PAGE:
On the contrary, it is those who think they are powerful and strong, those who are arrogant in mind and heart, who meet their downfall, while those who accept their lowliness before God are lifted up.

…he has filled the hungry with good things
and sent the rich away empty.

The ‘hungry’ are those who are aware that they themselves have nothing and that all is a gift from God. The rich are those who think they have it all when in truth, they have nothing that lasts. It is a teaching that will go right through the Gospel.

Mary, of course, lived out this prayer all during her life as she supported and stood by her Son to the very end. It seemed to end in disaster at the foot of the Cross, but that was not the end. New life, a life that no one can take away, was to come.

There is a choice of two First Readings. The first is from the prophet Zephaniah and reflects the joy of the Visitation, the joy of the two cousins with their children as they greet each other:

Sing aloud, O daughter Zion;
shout, O Israel!
Rejoice and exult with all your heart,
O daughter Jerusalem!

For indeed the birth of these two children is a cause of joy for all God’s people:

The Lord, your God, is in your midst…he will rejoice over you with gladness; he will renew you in his love…

Yes, their Saviour is already in their midst but they do not know it yet. They will have to wait another 30 years until Jesus appears on the scene and brings the Good News of his Father. But the beginnings of the story are already here in today’s celebration.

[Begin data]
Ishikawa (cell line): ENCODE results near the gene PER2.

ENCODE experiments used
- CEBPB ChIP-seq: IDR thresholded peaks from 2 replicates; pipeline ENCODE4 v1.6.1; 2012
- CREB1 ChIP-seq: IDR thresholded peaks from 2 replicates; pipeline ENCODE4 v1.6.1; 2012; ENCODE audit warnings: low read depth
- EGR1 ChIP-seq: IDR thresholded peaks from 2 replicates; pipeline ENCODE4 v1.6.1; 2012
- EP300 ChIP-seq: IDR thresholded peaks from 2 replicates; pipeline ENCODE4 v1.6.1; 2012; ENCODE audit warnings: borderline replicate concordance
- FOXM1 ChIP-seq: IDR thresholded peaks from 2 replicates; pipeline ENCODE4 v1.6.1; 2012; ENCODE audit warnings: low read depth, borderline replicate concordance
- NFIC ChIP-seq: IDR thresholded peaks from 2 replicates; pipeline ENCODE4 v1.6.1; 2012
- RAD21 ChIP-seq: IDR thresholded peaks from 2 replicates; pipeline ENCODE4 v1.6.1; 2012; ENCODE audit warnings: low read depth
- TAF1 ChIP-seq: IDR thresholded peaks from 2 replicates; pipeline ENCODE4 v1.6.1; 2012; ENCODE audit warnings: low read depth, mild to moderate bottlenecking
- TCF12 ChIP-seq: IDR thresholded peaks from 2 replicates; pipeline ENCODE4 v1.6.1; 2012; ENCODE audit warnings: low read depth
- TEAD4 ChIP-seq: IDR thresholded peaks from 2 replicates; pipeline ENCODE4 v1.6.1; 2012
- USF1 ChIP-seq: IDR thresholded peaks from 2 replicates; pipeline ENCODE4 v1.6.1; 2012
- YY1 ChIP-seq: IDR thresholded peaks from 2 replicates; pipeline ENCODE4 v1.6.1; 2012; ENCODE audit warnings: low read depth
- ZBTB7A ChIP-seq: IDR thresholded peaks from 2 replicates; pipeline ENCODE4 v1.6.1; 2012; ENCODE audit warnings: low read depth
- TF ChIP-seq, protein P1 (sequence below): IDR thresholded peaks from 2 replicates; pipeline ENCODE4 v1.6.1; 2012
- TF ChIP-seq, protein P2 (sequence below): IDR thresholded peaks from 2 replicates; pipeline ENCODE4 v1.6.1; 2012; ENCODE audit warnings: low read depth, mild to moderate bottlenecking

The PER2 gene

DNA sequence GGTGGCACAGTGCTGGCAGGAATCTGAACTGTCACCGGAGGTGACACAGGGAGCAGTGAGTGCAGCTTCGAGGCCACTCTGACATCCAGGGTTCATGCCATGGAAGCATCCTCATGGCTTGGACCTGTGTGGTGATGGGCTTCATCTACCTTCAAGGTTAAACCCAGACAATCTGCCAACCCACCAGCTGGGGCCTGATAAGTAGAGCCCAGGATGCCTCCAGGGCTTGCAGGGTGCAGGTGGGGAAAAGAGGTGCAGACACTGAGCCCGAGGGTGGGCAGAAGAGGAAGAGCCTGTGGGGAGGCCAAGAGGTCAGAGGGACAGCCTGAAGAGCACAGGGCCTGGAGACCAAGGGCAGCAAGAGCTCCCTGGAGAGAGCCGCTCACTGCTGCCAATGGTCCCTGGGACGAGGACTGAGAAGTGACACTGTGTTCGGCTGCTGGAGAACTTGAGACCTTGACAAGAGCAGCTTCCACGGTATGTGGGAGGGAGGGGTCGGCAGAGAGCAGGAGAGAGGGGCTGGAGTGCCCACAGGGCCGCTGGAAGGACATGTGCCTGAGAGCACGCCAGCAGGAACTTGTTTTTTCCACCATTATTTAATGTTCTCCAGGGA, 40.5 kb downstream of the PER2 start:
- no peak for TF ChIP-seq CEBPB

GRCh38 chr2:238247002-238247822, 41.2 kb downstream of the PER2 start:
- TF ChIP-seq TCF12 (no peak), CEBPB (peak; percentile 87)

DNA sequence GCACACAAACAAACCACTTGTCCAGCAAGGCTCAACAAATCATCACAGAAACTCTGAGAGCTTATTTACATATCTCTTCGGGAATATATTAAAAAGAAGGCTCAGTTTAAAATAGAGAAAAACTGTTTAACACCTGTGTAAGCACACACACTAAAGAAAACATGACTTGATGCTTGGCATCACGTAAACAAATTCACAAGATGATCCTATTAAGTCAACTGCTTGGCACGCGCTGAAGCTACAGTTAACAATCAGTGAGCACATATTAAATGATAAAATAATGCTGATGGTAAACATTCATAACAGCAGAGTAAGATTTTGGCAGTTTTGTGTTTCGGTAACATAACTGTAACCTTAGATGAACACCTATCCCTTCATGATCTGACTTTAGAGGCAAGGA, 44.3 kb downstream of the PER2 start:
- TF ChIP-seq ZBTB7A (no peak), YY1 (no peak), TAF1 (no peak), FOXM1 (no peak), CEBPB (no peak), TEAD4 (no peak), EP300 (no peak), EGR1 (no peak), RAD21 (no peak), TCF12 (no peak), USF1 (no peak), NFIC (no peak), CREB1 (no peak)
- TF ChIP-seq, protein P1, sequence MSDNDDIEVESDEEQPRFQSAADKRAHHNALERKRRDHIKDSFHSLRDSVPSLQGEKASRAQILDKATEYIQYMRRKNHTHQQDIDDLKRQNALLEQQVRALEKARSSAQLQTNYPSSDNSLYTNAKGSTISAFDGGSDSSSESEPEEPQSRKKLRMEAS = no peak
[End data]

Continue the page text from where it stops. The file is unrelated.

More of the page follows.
The alternate First Reading suggested for today is from St Paul’s Letter to the Romans. It consists really of instructions on the spirit in which we should live our lives. It summarises, in part, the teaching that Jesus will later communicate to his disciples and all those who make him their Lord. Later, Jesus in his manhood will communicate these lessons not just by his words, but by the way he lives and relates to all those he encounters:

Let love be genuine; hate what is evil; hold fast to what is good; love one another with mutual affection; outdo one another in showing honor.

This is just what we see taking place between Mary and Elizabeth as they meet together. It is the way in which we, too, should behave in dealing with all the people who come into our lives.

Further on, Paul says:

Contribute to the needs of the saints [the hagioi, members of the Christian community]; pursue hospitality…Bless those who persecute you…Rejoice with those who rejoice; weep with those who weep. Live in harmony with one another; do not be arrogant, but associate with the lowly; do not claim to be wiser than you are.

A challenging programme! But we know that it is the only way to go. Let us, then, today truly give our welcome to Jesus and do that by our every word and action.